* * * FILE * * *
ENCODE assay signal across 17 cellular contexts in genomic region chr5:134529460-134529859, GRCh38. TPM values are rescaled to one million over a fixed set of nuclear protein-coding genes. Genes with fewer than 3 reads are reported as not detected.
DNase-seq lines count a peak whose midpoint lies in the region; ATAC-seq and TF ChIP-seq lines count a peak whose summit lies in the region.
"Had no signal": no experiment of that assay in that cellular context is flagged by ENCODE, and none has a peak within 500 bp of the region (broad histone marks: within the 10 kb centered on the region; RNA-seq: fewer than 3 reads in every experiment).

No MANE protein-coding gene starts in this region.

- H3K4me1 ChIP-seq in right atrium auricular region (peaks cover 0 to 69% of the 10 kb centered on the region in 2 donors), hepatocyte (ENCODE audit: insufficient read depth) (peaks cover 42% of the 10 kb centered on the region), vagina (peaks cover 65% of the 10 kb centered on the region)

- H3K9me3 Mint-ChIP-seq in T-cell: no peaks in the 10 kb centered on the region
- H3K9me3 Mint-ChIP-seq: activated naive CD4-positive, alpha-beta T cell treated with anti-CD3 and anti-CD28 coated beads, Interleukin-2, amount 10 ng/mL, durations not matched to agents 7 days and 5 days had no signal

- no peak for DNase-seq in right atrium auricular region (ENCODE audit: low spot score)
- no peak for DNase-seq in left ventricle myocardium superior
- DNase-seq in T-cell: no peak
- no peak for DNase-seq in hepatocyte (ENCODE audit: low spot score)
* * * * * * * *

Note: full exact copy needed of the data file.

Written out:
ENCODE assay signal across 17 cellular contexts in genomic region chr5:134529460-134529859, GRCh38. TPM values are rescaled to one million over a fixed set of nuclear protein-coding genes. Genes with fewer than 3 reads are reported as not detected.
DNase-seq lines count a peak whose midpoint lies in the region; ATAC-seq and TF ChIP-seq lines count a peak whose summit lies in the region.
"Had no signal": no experiment of that assay in that cellular context is flagged by ENCODE, and none has a peak within 500 bp of the region (broad histone marks: within the 10 kb centered on the region; RNA-seq: fewer than 3 reads in every experiment).

No MANE protein-coding gene starts in this region.

- H3K4me1 ChIP-seq in right atrium auricular region (peaks cover 0 to 69% of the 10 kb centered on the region in 2 donors), hepatocyte (ENCODE audit: insufficient read depth) (peaks cover 42% of the 10 kb centered on the region), vagina (peaks cover 65% of the 10 kb centered on the region)

- H3K9me3 Mint-ChIP-seq in T-cell: no peaks in the 10 kb centered on the region
- H3K9me3 Mint-ChIP-seq: activated naive CD4-positive, alpha-beta T cell treated with anti-CD3 and anti-CD28 coated beads, Interleukin-2, amount 10 ng/mL, durations not matched to agents 7 days and 5 days had no signal

- no peak for DNase-seq in right atrium auricular region (ENCODE audit: low spot score)
- no peak for DNase-seq in left ventricle myocardium superior
- DNase-seq in T-cell: no peak
- no peak for DNase-seq in hepatocyte (ENCODE audit: low spot score)